@boardsurfr - Glad to hear you like the Pilot because I can get a 6.5m right now at a really great price. The only problem is that it looks like the mast base for the 6.5 is 430 and the imcs is 21. Not quite sure what luff means but it is 452 and the head is fixed. Will that work with my current mast? They have a 7.0m sail that works on a 460 mast and the imcs is 25 but it doesn't appear to be on sale.
OBTW, I had read some reviews of people questioning the durability of the Pilot. I am pretty careful with my equipment but being a beginner I know I'm gonna end up dropping the sail a few times.
Back to top
View user's profile Send private message
beaglebuddy



Joined: 10 Feb 2012
Posts: 700

PostPosted: Tue Jul 30, 2013 2:47 pm    Post subject: Reply with quote

The luff is the total length of the mast and extension when rigged and downhauled correctly, for instance, sail says the luff is 470 this means you would likely use a 460 mast and set the extension for 10 CM, 460 + 10 = 470.
You could also use a 430 with extension set at 40 CM but the sail might not set right because the smaller the mast the more flexy it is so you need to follow the recommendation printed on the sail.
If the luff is 452 it can't work with a 460 mast unless you had an adjustable top strap and could have the top of the mast sticking up above the sail. Also most extensions have a minimum setting around 6-10 CM
For sailing in light wind you will want the stiffest mast because this will make the back of the sail (the leach) set tighter which will keep the top of the sail from twisting off as much and spilling off the excess wind
Keep looking on craigslist and something should come up eventually. Don't buy any old junk.
As for durability there is one sail that stands above all the others, the standard Superfreak, it's made of dacron fabric not a plastic film. They also make a UL Superfreak that is made of kite material, UL's can be bagged way out for ultra light wind.
Plastic film sails will eventually fall apart from UV sun damage, I read somewhere if you left them sitting out in the sun all day all the time they would fall apart in about a year.
Back to top
View user's profile Send private message
beaglebuddy



Joined: 10 Feb 2012
Posts: 700

PostPosted: Tue Jul 30, 2013 2:55 pm    Post subject: Reply with quote

Your boom is likely so old the clamp doesn't articulate.
Meaning that once clamped to the mast the rest of the boom will not pivot up and down so you are stuck with clamping the boom to only one spot on the mast.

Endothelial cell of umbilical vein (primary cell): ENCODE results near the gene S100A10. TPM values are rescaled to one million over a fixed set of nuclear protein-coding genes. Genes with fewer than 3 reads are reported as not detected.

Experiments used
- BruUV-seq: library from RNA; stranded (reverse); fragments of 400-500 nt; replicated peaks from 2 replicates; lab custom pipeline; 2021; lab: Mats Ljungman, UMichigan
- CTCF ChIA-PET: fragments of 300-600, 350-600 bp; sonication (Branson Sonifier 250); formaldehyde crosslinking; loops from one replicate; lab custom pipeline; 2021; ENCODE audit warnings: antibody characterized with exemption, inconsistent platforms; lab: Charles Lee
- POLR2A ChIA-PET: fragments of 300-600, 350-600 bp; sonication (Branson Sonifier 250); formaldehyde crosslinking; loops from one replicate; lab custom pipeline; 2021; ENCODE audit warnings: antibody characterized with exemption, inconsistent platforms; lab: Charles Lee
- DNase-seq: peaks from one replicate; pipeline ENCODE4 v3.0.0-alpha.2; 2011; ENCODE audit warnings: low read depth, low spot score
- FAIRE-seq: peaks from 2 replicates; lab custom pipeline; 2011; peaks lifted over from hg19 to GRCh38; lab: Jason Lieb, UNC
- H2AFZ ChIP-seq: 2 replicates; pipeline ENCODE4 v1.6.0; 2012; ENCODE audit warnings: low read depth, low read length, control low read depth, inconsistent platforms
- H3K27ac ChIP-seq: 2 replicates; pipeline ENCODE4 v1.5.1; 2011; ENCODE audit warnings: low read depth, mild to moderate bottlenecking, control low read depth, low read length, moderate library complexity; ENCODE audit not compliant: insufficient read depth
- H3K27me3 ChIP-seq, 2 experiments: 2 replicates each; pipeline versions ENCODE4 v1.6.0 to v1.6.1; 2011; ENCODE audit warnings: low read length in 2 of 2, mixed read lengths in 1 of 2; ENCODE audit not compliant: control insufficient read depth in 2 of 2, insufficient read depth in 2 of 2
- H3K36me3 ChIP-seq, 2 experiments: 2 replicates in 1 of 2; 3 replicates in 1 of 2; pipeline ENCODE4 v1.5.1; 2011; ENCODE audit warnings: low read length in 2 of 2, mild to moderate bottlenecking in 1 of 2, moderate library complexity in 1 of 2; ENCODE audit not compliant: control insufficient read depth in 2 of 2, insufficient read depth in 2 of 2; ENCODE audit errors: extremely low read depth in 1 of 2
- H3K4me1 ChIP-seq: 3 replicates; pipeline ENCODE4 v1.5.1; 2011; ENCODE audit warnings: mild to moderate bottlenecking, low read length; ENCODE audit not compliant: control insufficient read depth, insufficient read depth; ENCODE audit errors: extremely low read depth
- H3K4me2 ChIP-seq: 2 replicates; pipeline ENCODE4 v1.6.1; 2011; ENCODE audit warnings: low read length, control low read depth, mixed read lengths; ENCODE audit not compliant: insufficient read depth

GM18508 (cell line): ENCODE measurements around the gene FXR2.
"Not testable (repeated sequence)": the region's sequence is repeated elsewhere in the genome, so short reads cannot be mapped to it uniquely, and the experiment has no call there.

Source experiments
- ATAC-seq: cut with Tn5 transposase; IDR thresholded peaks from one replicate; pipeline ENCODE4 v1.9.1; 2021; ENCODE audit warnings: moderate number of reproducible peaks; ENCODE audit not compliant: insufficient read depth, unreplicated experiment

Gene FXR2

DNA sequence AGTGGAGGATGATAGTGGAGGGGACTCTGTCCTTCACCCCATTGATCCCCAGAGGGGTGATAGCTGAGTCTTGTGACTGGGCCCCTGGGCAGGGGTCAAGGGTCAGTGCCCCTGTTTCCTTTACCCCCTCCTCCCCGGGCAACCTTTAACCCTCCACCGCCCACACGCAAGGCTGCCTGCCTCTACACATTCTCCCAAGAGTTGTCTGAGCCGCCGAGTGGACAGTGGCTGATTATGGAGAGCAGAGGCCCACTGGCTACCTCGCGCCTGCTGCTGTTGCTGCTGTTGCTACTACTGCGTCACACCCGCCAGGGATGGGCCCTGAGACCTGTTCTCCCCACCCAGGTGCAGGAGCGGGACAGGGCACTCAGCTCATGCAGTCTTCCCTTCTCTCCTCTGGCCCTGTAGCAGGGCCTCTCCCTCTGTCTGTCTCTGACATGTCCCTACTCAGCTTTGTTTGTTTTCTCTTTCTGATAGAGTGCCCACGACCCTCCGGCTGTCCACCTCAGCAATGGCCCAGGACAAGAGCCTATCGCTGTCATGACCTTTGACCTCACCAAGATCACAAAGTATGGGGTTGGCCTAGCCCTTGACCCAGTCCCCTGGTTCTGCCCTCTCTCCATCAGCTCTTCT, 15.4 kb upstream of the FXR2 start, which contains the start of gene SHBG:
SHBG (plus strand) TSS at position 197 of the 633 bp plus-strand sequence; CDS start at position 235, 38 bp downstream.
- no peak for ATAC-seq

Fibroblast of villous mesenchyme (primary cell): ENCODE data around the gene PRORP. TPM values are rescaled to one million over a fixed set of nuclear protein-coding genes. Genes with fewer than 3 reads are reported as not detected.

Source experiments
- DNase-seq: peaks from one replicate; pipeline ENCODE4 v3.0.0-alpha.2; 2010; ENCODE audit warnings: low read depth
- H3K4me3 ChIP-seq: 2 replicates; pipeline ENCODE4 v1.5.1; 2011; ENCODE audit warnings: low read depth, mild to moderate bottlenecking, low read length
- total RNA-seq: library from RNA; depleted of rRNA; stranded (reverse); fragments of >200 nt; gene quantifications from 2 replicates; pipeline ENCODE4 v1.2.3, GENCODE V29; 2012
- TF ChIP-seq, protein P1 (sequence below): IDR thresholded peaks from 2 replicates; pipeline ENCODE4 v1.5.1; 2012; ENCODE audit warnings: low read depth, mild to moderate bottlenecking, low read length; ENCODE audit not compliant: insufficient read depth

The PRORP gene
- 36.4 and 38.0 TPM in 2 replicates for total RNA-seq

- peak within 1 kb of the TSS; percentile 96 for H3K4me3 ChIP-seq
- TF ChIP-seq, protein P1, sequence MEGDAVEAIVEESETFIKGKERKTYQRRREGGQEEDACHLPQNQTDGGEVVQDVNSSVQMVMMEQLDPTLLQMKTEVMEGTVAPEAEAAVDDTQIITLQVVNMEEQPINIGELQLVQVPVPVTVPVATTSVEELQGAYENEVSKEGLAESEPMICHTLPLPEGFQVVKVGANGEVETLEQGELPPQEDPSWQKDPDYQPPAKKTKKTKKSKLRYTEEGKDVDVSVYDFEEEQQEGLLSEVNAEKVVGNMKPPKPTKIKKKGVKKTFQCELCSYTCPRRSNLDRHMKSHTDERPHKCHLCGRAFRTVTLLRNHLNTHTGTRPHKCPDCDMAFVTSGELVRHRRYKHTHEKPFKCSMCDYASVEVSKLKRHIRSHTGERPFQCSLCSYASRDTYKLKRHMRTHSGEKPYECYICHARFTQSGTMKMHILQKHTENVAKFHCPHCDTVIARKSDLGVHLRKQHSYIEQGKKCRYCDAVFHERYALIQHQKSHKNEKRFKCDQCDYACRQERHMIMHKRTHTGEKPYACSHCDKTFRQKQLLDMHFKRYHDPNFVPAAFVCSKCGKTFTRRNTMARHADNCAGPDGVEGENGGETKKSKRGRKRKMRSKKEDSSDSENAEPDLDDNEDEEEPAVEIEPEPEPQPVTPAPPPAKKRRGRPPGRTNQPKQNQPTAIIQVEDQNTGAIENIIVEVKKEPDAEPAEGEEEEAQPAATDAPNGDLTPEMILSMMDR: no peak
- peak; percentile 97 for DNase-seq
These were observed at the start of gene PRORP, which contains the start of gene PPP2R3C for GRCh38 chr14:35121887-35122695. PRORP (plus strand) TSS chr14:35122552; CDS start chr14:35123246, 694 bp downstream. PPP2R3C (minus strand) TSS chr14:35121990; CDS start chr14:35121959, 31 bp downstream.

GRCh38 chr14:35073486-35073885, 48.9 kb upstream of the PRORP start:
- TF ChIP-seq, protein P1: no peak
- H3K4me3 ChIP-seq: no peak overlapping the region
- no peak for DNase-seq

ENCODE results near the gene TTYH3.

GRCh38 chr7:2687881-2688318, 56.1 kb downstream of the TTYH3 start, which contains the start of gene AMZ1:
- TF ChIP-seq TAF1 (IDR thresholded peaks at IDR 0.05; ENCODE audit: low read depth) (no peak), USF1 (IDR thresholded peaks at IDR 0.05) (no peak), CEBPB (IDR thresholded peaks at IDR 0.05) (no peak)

This could be a bit of a problem because you are so tall, at your height the boom should be near the top of the sleeve cut out in the sail. When the boom is too low it makes it harder to hang from the boom amongst other things.
Back to top
View user's profile Send private message
boardsurfr



Joined: 23 Aug 2001
Posts: 560

PostPosted: Tue Jul 30, 2013 3:35 pm    Post subject: Reply with quote

lunchbox, a 6.5 Pilot with a fixed head won't work on a 460 mast. You may find one with an adjustable top that's on sale, though, with a bit of googling. The adjustable head will allow you to use the 460 mast. The 460 will be stiffer, but that can work for you in light winds, as beaglebuddy pointed out. It should work well enough in higher winds, too - the extra stiffness might even be an advantage for someone over 200 lb.

The Pilot is a monofilm sail, and will not be as durable as an x ply or dacron sail. But I have had my 6.5 for about 2 1/2 years now, and used it for 54 sessions. Perhaps half of them where light wind, which usually means freestyle, and quite a few were day-long sessions (e.g. during ABK camps). The sail is still looking great. I have had similar Gaastra sails for about 8 years. I have no need to always have the newest gear, but sails due improve quite a bit over such long periods. I don't think replacing sails every 5-8 years is excessive. If you're planning on using the same sail for 20 years, another sail may be a better option (although I have seen some mono film sails that were about this old, and were used often - but those seem to be mostly World Sails).
Back to top
View user's profile Send private message
Display posts from previous:   
Post new topic   Reply to topic    iWindsurf Community Forum Index -> Windsurfing Discussion All times are GMT - 5 Hours
Goto page Previous  1, 2, 3, 4, 5, 6  Next
Page 3 of 6

 
Jump to:  
You cannot post new topics in this forum
You cannot reply to topics in this forum
You cannot edit your posts in this forum
You cannot delete your posts in this forum
You cannot vote in polls in this forum
You can attach files in this forum
You can download files in this forum

myiW | Weather | Community | Membership | Support | Log in
like us on facebook
© Copyright 1999-2007 WeatherFlow, Inc Contact Us Ad Marketplace

Powered by phpBB © 2001, 2005 phpBB Group